Apple invents advanced HMD Eye Tracking as part of intuitive input system for operating and invoking features on screen
Today the US Patent & Trademark Office published a patent application from Apple that relates to a future HMD configured to detect eye movements within an eye-tracking system. Gaze estimation can also be used for eye gesture recognition and to provide inputs to various user interfaces, such as to select or switch between settings, and to provide input shortcuts.
HMD Eye Detection Methods
Some devices provide eye tracking systems to enable human-computer interaction. In some uses, a device can capture the eye movement of a user, using the movement as an intuitive input for operating and invoking features of the device, allowing faster and more efficient interaction. Devices that decrease friction of interactions between a user and device are desirable.
Apple's invention is directed to a head-mounted device having a plurality of electrodes configured to detect optical events such as the movement of one or more eyes or coarse eye gestures.
In some examples, the one or more electrodes can be coupled to dielectric elastomer materials whose shape can be changed to vary contact between a user of the head-mounted device and the one or more electrodes to ensure sufficient contact and electrode signal quality.
In some examples, the one or more electrodes can be coupled to pressure sensors and control circuitry to monitor and adjust the applied pressure.
In some examples, the optical events can be used as triggers for operating the device, including transitioning between operational power modes.
In some examples, the triggers can invoke higher resolution sensing capabilities of the head-mounted device.
In some examples, the electrodes can be used as an on-head detector to wake-up and/or unlock the device.
As computer input technology continues to develop, various advances in input devices have allowed users to interact with computational systems more efficiently. Head-mounted devices including elements configured to detect movement of eyes are one example of an innovation that can further improve the speed, efficiency, and ease with which users can interact with one or more computational systems.
In other embodiments, the gaze of a user can be detected to seamlessly invoke functions of the device. For example, while a user's hands are otherwise occupied, one or more ocular events (e.g., eye blinks, eye focus, and/or the movement of (eye) gaze) can be monitored to wake-up and/or unlock the device. Gaze estimation can also be used for eye gesture recognition and to provide inputs to various user interfaces, such as to select or switch between settings, and to provide input shortcuts.
An ocular event can comprise one or more blinks, fixations and/or saccades of the eyes. It is further understood that ocular events can comprise a sequence of one or more ocular events (e.g., a sequence of one or more blinks, fixations, and/or saccades in some combination). Other use cases for the detection of ocular events includes on head device recognition (e.g., sense that the device is being worn on a user's head and turn on the device), accessibility for the disabled, and eye health.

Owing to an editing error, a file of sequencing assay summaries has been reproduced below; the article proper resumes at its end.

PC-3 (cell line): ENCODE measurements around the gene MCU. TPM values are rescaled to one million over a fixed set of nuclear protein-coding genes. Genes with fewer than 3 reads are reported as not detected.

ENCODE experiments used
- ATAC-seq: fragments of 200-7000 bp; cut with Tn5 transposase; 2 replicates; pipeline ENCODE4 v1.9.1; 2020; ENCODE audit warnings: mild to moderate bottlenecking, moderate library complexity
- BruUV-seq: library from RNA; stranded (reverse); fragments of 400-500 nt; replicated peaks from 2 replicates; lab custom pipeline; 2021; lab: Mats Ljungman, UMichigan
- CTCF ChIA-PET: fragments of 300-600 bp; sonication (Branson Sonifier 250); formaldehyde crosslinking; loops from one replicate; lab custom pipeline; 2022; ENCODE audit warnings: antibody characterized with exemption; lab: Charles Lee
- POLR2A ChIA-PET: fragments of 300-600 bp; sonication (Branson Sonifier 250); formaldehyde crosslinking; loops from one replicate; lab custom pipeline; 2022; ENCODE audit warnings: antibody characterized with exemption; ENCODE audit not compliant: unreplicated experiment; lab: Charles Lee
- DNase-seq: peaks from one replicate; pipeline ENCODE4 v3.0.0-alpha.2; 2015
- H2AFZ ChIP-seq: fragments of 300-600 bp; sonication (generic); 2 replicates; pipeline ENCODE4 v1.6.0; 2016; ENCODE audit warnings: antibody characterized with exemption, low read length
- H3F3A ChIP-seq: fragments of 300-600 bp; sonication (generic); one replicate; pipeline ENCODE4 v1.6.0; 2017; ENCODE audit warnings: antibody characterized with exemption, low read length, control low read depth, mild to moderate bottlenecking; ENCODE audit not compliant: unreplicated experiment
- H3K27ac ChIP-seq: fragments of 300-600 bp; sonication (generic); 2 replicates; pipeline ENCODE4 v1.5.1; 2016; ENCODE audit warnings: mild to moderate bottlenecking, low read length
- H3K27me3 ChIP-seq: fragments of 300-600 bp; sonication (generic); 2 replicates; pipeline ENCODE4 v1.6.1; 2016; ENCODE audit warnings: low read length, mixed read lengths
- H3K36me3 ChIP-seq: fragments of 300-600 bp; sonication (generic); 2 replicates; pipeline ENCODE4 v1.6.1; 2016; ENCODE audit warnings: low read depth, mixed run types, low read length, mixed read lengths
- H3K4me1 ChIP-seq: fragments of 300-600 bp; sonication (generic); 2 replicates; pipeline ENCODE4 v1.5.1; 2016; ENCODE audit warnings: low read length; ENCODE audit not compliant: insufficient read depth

In some embodiments, a head-mounted device can comprise electrodes configured to monitor electrical impulses corresponding to an ocular event. For example, electrodes coupled to dielectric elastomer (DE) materials can be arranged around features of the body including, but not limited to, in contact with and/or above the nose, behind and/or around the ears, the temples, and/or any other location suitable for detecting and capturing the electrical impulses associated with one or more ocular events or other brain related events and neural activities.
Apple's patent 1 below illustrates a symbolic hardware diagram of a system for detecting ocular events; FIG. 2 illustrates a functional block diagram of a system for detecting ocular events.
Apple's patent FIG. 3 illustrates a plurality of electrodes at locations around the face and head of a user for detecting ocular events; FIG. 6A illustrates an example electrode configuration including one or more elements in an inactive state, but which can be activated to improve coupling between the electrodes and tissue, and additionally a pressure sensor co-located with the electrodes; FIG. 6B illustrates the example electrode and pressure sensor configuration of FIG. 6A in an activated state to improve coupling between the electrodes and tissue.
Apple's patent FIG. 7 above illustrates exemplary signal processing of electrode signals; and FIG. 10 illustrates a method of reduced power consumption eye tracking.
For more details, review Apple's patent application number US 20230102507.
- Erdrin Azemi: Senior Engineering Manager, AI/ML Research
- Ali Moin: AI Research
- Christoph Horst Krah: Electrical Engineer, Optics
- Kaan Dogrusoz: ML & Sensing R&D
- Moe (Mohammad) Yeke Yazdandoost: Tech Lead Sensing System Architect